Manufacturing the future – Invest Medicine Hat

Manufacturing the future

News / Unmanned Aerial Vehicles

Medicine Hat College’s 3D printing and scanning equipment give Unmanned Aerial Vehicle (UAVs) companies a leg up on the competition. Invest Medicine Hat sat down with fabrication technician Steven Penzes to learn more.

Medicine Hat College is southeast Alberta’s leading post- secondary institution, and is a stone’s throw from Canada’s only Transport Canada-approved UAV beyond-line-of-sight airspace.

But the institute of higher learning is also home to advanced manufacturing equipment including a Fortus 400mc 3D printer, a Faro Edge Arm and Laser Tracker, and Artec Spider scanners.

“We’re at the cutting edge of building prototypes,” says fabrication technician Steven Penzes. ““The scanners are good for making organic shapes, such as an aircraft wing.”

Penzes has more than a decade of experience working with 3D printers and scanners. He was the technician at CFB Suffield for many years before he began working at Medicine Hat College.

The equipment that Penzes oversees gives local manufacturing companies a jump on the competition when it comes to building and testing prototypes, tools and end-use parts.

Once Penzes has a digital design file he can start to process the client’s printing project. He has worked with industry clients, such as QinetiQ create prototypes.

The Fortus 400mc 3D printer uses fused deposition modeling to create a variety of parts, such as jigs and fixtures, that can stand up to metal bending, chemicals and fatigue. Parts can be printed in acrylonitrile butadiene styrene (ABS), polycarbonate (PC), ultem (polythermide) and nylon.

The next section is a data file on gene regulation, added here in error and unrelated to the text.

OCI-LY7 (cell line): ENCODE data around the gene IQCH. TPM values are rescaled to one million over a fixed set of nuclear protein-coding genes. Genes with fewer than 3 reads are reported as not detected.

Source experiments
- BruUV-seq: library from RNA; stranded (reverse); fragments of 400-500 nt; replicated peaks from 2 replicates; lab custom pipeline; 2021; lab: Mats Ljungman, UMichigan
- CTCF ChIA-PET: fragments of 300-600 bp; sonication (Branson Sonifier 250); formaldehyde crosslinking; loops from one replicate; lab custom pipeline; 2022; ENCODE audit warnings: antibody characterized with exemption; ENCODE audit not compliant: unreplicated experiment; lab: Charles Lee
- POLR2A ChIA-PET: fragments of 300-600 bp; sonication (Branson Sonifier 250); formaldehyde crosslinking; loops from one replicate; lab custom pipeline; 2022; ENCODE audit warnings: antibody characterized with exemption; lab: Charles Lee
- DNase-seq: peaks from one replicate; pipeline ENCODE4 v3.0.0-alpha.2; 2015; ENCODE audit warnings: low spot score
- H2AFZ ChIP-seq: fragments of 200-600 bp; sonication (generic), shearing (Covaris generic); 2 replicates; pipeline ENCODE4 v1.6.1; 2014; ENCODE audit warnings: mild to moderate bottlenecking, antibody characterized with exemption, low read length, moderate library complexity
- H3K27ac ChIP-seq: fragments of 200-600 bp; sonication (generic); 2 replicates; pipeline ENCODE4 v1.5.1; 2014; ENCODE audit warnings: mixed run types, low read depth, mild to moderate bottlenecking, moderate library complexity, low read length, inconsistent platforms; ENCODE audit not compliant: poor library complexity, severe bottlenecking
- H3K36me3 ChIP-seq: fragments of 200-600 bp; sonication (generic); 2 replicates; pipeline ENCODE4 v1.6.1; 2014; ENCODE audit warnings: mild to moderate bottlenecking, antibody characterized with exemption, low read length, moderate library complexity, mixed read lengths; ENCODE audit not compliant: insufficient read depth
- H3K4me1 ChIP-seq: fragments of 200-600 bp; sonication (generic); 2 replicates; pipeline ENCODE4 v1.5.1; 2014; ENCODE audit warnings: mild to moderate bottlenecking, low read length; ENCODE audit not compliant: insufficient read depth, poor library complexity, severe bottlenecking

The Artec Spider and the Faro EdgeArm and Laser Tracker create three-dimensional precision prototypes for industry.

On the service side of the industry, Unmanned Systems Canada and Transport Canada are aware of the impending market for UAV’s and are working together to develop safety regulations.

Currently, Canada’s UAV regulations are some of the most advanced in the developed world, which has led to major US companies, such as Amazon and Drone Delivery Canada looking to Canada to test beyond-visual-line-of-site technology.

Located near the Foremost UAS Range and CFB Suffield, Medicine Hat is perfectly situated for UAV manufacturers to evaluate their prototypes. In fact, history was made in Foremost airspace when the first Transport Canada approved UAV took flight on March 3.

Armed with advanced 3D printing and scanning capabilities, Medicine Hat is emerging as an ideal location for the UAV market that’s estimated to be worth over $82 billion dollars within ten years.